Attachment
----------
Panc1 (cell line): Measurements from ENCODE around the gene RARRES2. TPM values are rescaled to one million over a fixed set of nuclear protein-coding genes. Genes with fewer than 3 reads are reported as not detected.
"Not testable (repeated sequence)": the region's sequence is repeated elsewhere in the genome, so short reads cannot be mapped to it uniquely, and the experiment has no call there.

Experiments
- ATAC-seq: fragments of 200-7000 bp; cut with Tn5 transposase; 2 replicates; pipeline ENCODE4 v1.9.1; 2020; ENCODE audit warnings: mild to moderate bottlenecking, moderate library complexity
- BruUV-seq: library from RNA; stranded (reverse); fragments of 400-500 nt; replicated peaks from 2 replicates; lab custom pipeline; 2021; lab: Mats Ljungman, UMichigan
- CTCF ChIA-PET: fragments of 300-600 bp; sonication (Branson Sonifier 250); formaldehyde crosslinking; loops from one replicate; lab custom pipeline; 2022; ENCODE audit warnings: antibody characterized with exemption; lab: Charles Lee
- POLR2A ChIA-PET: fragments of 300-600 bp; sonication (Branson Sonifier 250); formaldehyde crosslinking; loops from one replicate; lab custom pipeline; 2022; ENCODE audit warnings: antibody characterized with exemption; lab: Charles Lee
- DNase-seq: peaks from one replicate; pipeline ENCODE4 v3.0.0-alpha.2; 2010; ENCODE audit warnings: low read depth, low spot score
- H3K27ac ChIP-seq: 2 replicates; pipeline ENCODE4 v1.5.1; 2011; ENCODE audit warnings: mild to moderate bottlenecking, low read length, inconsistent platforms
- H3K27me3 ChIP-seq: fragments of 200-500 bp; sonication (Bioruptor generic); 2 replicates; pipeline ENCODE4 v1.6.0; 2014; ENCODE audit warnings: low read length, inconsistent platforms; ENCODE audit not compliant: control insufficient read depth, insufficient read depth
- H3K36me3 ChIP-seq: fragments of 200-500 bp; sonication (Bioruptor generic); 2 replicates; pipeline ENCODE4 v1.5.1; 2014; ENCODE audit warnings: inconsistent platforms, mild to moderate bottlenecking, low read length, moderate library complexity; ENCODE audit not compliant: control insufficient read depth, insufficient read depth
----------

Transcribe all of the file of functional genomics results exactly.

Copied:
Panc1 (cell line): Measurements from ENCODE around the gene RARRES2. TPM values are rescaled to one million over a fixed set of nuclear protein-coding genes. Genes with fewer than 3 reads are reported as not detected.
"Not testable (repeated sequence)": the region's sequence is repeated elsewhere in the genome, so short reads cannot be mapped to it uniquely, and the experiment has no call there.

Experiments
- ATAC-seq: fragments of 200-7000 bp; cut with Tn5 transposase; 2 replicates; pipeline ENCODE4 v1.9.1; 2020; ENCODE audit warnings: mild to moderate bottlenecking, moderate library complexity
- BruUV-seq: library from RNA; stranded (reverse); fragments of 400-500 nt; replicated peaks from 2 replicates; lab custom pipeline; 2021; lab: Mats Ljungman, UMichigan
- CTCF ChIA-PET: fragments of 300-600 bp; sonication (Branson Sonifier 250); formaldehyde crosslinking; loops from one replicate; lab custom pipeline; 2022; ENCODE audit warnings: antibody characterized with exemption; lab: Charles Lee
- POLR2A ChIA-PET: fragments of 300-600 bp; sonication (Branson Sonifier 250); formaldehyde crosslinking; loops from one replicate; lab custom pipeline; 2022; ENCODE audit warnings: antibody characterized with exemption; lab: Charles Lee
- DNase-seq: peaks from one replicate; pipeline ENCODE4 v3.0.0-alpha.2; 2010; ENCODE audit warnings: low read depth, low spot score
- H3K27ac ChIP-seq: 2 replicates; pipeline ENCODE4 v1.5.1; 2011; ENCODE audit warnings: mild to moderate bottlenecking, low read length, inconsistent platforms
- H3K27me3 ChIP-seq: fragments of 200-500 bp; sonication (Bioruptor generic); 2 replicates; pipeline ENCODE4 v1.6.0; 2014; ENCODE audit warnings: low read length, inconsistent platforms; ENCODE audit not compliant: control insufficient read depth, insufficient read depth
- H3K36me3 ChIP-seq: fragments of 200-500 bp; sonication (Bioruptor generic); 2 replicates; pipeline ENCODE4 v1.5.1; 2014; ENCODE audit warnings: inconsistent platforms, mild to moderate bottlenecking, low read length, moderate library complexity; ENCODE audit not compliant: control insufficient read depth, insufficient read depth